Strategy vis-a-vis Action plan of State Government for rehabilitation of mahseer stock in lentic & lotic waters.

The action plan of Himachal Pradesh Government for restoring of mahseer fish stock in the various rivers, streams, tributaries, lakes and reservoirs combines both passive and active measures and may be summarised as under:

  1. Legislative action: As is well known that maximum damage to mahseer stock is done during the breeding season. The mahseer migrate in shoals upstreams in shallow running streams for spawning. This gives an ample opportunity to unscrupulous fishermen to kill the brood stock with nets, traps, sticks, sword, spears etc. as the gravid fishes are heavily loaded with eggs and vulnerable to all these destructive fishing methods.

  2. Taking this into consideration, a special clause has been incorporated in the Himachal Pradesh Fisheries Act under whom Fishing during breeding season has been made cognizable non-bilabial offence inviting imprisonment upto three years.

  3. Further based on scientific studies a clause has been incorporated in the H.P. Fishing rules under which minimum catchable size for mahseer has been increased from 300 to 500 mm or approximately 1.2kg. giving opportunity to each female mahseer to breed at least once before being caught. Since incorporation of this clause in the Fisheries Act during 1998 the average size of mahseer has increased in Pong dam and in Gobind Sagar reservoir.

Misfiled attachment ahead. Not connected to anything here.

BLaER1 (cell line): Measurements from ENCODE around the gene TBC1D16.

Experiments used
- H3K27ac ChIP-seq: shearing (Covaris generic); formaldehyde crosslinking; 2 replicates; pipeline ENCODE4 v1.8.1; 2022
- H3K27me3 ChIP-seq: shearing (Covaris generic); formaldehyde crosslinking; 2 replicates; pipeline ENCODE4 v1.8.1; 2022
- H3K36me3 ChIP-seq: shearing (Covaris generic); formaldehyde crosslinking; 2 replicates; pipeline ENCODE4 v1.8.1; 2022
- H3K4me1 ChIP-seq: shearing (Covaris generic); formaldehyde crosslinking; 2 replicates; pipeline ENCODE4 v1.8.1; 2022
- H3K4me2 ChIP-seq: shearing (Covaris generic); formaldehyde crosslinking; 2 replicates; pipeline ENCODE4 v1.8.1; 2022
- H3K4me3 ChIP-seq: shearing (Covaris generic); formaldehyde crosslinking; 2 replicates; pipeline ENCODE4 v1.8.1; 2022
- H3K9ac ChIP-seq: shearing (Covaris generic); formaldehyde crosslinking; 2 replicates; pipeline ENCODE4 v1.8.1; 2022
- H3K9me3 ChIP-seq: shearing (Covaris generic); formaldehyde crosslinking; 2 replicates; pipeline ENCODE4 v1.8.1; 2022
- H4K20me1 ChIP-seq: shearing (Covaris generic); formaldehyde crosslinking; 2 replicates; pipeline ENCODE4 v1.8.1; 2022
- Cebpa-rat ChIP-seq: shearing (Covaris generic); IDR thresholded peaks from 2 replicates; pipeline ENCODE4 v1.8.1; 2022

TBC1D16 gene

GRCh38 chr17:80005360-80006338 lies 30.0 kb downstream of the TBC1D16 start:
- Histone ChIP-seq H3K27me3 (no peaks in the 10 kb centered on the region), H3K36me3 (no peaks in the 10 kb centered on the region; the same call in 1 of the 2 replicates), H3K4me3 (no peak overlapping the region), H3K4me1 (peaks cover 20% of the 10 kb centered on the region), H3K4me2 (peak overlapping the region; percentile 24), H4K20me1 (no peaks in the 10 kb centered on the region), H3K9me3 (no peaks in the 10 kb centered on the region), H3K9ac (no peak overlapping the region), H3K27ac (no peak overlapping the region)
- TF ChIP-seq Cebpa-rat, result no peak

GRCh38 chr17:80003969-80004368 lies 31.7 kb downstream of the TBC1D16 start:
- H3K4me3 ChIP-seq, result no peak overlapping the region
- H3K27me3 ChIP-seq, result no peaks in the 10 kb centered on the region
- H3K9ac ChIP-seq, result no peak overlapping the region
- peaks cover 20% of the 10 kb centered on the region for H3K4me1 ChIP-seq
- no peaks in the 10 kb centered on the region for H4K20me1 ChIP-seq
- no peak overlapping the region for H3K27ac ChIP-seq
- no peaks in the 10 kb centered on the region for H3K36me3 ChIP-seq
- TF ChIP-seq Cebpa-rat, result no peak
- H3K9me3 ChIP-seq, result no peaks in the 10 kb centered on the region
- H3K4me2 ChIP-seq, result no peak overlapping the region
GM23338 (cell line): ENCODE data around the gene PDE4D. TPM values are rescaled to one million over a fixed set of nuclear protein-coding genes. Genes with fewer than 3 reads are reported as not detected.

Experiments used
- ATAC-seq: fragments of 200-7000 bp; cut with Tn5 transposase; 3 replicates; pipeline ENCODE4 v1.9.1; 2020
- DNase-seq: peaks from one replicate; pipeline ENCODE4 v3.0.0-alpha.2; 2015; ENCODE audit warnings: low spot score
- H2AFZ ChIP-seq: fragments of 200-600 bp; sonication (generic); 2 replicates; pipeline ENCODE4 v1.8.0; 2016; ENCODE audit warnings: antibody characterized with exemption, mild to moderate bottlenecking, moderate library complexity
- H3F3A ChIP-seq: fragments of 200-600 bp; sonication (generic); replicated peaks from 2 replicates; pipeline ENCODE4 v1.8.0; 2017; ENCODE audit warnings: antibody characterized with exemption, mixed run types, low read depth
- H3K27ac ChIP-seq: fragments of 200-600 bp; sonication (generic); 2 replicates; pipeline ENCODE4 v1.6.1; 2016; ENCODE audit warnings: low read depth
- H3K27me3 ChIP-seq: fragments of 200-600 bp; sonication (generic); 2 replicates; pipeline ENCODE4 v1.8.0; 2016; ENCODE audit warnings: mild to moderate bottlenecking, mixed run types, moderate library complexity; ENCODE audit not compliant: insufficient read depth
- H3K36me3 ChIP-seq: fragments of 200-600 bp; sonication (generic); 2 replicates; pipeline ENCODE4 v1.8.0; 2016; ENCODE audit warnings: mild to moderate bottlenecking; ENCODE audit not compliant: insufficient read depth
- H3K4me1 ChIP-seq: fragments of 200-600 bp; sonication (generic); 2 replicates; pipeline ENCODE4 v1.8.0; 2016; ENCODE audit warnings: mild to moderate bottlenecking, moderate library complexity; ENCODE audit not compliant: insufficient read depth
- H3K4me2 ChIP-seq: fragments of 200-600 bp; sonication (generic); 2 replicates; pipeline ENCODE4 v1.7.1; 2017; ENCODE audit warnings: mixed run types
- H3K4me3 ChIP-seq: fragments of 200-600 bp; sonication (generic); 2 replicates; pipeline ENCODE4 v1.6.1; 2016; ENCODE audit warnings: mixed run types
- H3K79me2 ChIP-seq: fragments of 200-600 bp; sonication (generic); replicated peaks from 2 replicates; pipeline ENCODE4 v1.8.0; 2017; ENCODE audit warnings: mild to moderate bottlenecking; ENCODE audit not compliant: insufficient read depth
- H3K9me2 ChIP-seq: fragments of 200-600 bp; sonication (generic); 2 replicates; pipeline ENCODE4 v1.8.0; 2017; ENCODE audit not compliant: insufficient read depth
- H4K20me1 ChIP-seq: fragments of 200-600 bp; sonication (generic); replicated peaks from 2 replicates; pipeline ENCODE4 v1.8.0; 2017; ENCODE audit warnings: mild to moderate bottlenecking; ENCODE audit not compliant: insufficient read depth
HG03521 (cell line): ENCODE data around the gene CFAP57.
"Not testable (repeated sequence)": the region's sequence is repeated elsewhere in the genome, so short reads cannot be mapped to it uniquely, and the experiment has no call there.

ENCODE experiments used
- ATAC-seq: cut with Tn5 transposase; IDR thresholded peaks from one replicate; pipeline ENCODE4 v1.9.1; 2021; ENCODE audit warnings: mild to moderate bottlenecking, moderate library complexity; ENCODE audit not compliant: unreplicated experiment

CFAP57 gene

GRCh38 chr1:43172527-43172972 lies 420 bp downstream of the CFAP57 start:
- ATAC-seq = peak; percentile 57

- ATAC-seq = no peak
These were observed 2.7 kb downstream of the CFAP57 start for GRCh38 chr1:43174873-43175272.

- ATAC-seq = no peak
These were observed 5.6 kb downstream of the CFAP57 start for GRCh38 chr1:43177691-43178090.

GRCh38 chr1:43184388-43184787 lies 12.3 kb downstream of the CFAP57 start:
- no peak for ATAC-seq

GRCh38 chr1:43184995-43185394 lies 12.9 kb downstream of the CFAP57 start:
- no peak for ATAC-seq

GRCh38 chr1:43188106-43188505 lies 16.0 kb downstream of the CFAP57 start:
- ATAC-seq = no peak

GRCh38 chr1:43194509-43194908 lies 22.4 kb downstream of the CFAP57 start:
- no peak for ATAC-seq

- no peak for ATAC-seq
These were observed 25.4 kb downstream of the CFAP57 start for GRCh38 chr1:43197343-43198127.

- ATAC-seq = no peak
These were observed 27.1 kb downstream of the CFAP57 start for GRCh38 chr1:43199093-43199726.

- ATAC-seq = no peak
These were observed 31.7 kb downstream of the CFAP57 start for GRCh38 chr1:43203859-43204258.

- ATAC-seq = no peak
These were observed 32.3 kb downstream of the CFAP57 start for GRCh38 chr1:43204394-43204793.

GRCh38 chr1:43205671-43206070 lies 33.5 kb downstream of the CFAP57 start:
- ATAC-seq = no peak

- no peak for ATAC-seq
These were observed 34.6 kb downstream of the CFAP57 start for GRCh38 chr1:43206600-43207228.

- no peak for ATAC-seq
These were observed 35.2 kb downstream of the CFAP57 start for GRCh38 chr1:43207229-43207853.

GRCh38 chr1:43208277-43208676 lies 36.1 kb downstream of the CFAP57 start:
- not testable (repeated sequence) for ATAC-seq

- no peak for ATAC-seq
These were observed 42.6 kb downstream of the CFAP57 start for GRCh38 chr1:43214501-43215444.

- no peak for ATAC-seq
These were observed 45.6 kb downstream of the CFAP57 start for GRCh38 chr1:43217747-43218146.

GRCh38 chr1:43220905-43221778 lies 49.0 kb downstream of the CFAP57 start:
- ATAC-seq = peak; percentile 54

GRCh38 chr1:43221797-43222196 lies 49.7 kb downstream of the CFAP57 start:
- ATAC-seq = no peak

4. Research efforts: An I.C.A.R. sponsored collaborative reaearch project between State Government & Punjab University on "Breeding and seed production of golden mahseer" has been initiated. Under this project, besides building up a mahseer brood stock, a modern mahseer hatchery has been set up at Deoli (Bilaspur) fish farm. Few breeding trials of mahseer have been undertaken with limited success.

  5. Setting up National Mahseer Fish Farm: Taking the importance of mahseer and the efforts made by Himachal Pradesh Government, the Government of India has approved a State Government’s proposal of setting up a ’National Mahseer Fish Farm’ in the State involving financial assistance of Rs. 2.00 Crores. The requisite modalities viz. drawings, dimensioning, water supply lines etc. are being worked out in consultation with experts. In all probabilities, the farm would able to meet the long standing demand of mahseer seed transplantation in open waters.

                To conclude, being a prized fish of hills both from sport and commercial anglers, mahseer stock needs restoration and protection. Hitherto much vaunted ’conservation ethic’ is really an ethic of preservation. A meaningful strategy would be the judicious combination of transplantation & conservation. Only then this of our endangered game fish can be rescued from extinction and the various sanctuaries, rivers, streams, pools cascades etc. could be saved from turning into aquatic deserts.